Discover more from Econ Soapbox
The Market for Ivory
Ethics and economics
In 1989 Richard Leakey became the head of the Kenya Wildlife Service (KWS). At the time, the ivory trade represented a major threat to the world’s elephants. In Kenya alone, perhaps a thousand elephants a year were being killed by poachers, mainly for their ivory tusks. It was legal to sell ivory as long as it did not come from a poached animal. Of course there is no way to tell the difference between piano keys made from legal vs. illegal ivory, so the black market proliferated.
Leakey was faced with a tough decision. He needed money to fight back against poachers, but the Kenyan government had other spending priorities. So where to get the money? Well, the KWS did have at least one expensive asset that could be sold. They had about 12 tons of ivory that had been seized by government officials. That ivory was worth around $3 million. Now $3 million would go a long way in 1989 Kenya. Even today, the average Kenya only makes about $140 per month. And the ivory was just sitting in storerooms. The elephants that were used to procure it were already dead. People told Leakey to sell it and pump the money into anti-poaching efforts.
Instead, he burned it all.
Econ Soapbox is a reader-supported publication. To receive new posts and support my work, consider becoming a free or paid subscriber.
The fire lasted for three days. Afterward, the price of ivory plummeted. The number of elephants being poached in Kenya dropped from 1,000 a year to 100. How is this possible? Classic economic theory says that if the supply of a good goes down, price should go up. If 12 tons of ivory are no longer available for sale, one would expect, all else equal, that the value of the remaining ivory would increase.
What Richard Leakey predicted was that by burning 12 tons of ivory, all else would not be equal. At the time, ivory was not viewed as a shameful product. It was true that the demand for ivory was driving the surge in poaching in the 1980s, but people honestly weren’t aware that their ivory jewelry and chess sets were coming from poached animals. If that sounds hard to believe, consider this. Even the Convention on International Trade in Endangered Species of Wild Fauna and Flora (CITES), the premier international group dedicated to the preservation of endangered wildlife, allowed international ivory trade.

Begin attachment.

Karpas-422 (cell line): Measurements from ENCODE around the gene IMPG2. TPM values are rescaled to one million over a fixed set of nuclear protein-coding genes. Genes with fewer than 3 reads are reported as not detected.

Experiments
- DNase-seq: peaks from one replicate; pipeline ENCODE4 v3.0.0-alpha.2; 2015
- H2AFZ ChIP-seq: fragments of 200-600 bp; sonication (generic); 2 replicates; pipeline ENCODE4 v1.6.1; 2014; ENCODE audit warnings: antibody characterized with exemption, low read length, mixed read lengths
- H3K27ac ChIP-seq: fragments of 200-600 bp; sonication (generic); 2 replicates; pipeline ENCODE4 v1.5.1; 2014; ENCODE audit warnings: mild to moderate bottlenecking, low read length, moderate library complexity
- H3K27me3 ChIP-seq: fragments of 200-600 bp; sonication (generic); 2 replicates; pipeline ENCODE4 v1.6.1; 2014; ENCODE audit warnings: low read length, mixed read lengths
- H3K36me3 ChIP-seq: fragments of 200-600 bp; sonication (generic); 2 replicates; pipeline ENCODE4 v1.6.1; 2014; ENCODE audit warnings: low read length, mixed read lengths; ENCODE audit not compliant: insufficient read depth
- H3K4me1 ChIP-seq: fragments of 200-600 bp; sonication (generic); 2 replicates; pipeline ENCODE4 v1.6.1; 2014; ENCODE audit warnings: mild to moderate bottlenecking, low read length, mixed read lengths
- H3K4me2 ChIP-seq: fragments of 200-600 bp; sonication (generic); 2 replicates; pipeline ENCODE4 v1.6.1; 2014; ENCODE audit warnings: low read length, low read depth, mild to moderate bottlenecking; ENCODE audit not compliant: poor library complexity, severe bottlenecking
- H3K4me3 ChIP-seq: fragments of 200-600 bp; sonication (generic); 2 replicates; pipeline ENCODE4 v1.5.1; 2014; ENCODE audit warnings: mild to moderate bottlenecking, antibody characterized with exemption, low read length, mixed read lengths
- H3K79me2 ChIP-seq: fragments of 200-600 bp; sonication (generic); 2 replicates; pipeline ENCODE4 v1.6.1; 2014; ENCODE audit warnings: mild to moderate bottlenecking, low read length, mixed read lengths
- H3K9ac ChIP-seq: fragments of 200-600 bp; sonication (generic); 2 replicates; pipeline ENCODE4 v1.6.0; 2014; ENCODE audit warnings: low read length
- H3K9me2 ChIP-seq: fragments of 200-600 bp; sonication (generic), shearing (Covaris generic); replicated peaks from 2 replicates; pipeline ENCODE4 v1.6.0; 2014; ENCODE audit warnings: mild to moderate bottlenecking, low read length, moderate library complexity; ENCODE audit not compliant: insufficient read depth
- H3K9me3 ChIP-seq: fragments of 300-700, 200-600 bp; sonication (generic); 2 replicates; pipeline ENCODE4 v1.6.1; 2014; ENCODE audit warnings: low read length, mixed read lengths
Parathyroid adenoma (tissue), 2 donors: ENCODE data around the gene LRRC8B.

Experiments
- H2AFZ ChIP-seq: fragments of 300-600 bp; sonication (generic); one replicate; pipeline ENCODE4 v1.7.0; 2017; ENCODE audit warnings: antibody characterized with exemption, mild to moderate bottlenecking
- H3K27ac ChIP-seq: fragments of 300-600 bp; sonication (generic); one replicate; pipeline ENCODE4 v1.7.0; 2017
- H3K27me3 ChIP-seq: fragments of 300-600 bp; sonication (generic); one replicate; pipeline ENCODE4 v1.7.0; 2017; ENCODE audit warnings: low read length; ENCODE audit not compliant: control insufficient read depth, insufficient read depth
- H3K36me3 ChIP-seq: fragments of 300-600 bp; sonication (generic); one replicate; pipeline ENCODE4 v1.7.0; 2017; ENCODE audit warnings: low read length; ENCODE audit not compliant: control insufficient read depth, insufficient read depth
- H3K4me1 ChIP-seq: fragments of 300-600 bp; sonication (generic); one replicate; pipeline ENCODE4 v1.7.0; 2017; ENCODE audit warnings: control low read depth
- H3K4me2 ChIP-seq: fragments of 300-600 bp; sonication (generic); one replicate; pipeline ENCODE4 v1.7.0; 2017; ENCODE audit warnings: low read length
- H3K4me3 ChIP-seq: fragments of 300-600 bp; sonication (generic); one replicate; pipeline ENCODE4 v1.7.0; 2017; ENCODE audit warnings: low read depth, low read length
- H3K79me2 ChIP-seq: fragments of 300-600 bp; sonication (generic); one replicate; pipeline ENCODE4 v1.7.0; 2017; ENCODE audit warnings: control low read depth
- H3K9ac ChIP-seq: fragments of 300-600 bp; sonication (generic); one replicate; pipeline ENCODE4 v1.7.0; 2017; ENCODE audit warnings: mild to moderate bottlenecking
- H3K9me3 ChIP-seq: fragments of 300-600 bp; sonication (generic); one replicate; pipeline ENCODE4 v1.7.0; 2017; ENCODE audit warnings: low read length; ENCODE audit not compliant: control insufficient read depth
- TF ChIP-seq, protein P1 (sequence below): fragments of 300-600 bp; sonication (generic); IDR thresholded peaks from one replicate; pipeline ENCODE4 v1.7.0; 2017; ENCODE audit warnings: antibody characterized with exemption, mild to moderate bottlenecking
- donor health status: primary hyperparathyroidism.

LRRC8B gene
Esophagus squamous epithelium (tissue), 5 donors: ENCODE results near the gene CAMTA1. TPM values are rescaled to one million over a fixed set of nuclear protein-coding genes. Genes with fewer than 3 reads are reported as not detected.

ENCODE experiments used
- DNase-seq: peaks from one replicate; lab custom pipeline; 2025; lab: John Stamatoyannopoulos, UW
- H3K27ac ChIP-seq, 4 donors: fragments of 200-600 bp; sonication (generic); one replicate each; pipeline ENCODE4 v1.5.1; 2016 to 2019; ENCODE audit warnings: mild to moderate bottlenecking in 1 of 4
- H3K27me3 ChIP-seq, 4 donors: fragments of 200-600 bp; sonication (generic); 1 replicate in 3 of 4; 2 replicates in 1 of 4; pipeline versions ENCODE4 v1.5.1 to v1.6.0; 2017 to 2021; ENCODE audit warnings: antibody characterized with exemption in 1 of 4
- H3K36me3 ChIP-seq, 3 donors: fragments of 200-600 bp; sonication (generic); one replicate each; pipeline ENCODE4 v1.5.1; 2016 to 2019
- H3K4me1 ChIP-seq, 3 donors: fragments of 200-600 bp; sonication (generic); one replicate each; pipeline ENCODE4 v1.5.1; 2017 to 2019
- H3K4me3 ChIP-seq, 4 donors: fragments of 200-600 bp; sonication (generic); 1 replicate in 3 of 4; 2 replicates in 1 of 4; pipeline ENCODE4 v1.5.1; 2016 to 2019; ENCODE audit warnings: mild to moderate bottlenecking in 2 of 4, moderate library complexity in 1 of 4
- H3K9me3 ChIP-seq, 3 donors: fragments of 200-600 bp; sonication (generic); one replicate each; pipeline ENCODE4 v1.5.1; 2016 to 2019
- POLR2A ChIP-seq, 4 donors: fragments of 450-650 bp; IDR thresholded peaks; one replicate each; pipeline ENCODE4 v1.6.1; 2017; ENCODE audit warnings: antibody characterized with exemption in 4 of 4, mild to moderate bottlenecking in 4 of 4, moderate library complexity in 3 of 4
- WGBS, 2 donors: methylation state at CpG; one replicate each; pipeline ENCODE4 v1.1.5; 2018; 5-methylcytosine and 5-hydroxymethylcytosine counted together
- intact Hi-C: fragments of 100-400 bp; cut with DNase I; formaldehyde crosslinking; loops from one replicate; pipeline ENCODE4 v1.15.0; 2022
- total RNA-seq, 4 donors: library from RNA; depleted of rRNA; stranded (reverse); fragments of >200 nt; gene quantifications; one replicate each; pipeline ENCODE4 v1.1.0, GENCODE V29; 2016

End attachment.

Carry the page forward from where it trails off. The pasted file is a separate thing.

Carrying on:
That all changed with Leakey’s ivory burn. The world media descended on Kenya, and reporters from around the globe told viewers that poaching had become a crisis. So while the supply of ivory decreased by 12 tons that week, the demand plummeted by far more. People no longer wanted to buy ivory. CITES banned international ivory sales. Almost overnight and single-handedly, Leakey had created a moral stigma on ivory products.
This should serve as a useful lesson to people who want to ban certain behaviors or products. These efforts usually target the supply side of the market. Especially in the drug wars, almost all the money is used to decrease the supply. When successful, however, the main result is the decrease in supply causes the price to increase. Higher prices mean that new suppliers enter the market, and the carousel starts all over again. Only by successfully targeting the demand will most prohibitions destroy a market.
Unfortunately, not everyone understood this message. The South African government, along with several other countries, also had their own stockpiles of ivory. Several years after the CITES prohibition of the international ivory trade went into effect, these countries lobbied for and received an exemption. They began to sell off their ivory. The side-effect is predictable. The stigma of buying ivory sold by national governments with explicit permission from CITES led to more people wanting to buy ivory. This increased the price, which also made it more profitable for poachers to kill additional elephants and forge export documents.
Today the market for ivory is back. Leakey believed that it was the same problem as before but in new markets. Although most Americans might know that the ivory trade is decimating the elephant population in Africa, most Chinese might not. In order to raise awareness in China, the KWS performed an even bigger burn, this time of over 100 tons of ivory. Leakey passed away in 2022, and the battle against poachers continues.
There is a role for supply-side policies. Anti-poaching programs do have some success in saving animals. Customs officials should stay alert. Ultimately, however, it’s going to be demand-side policies that carry the day. Destroy the demand, destroy the market.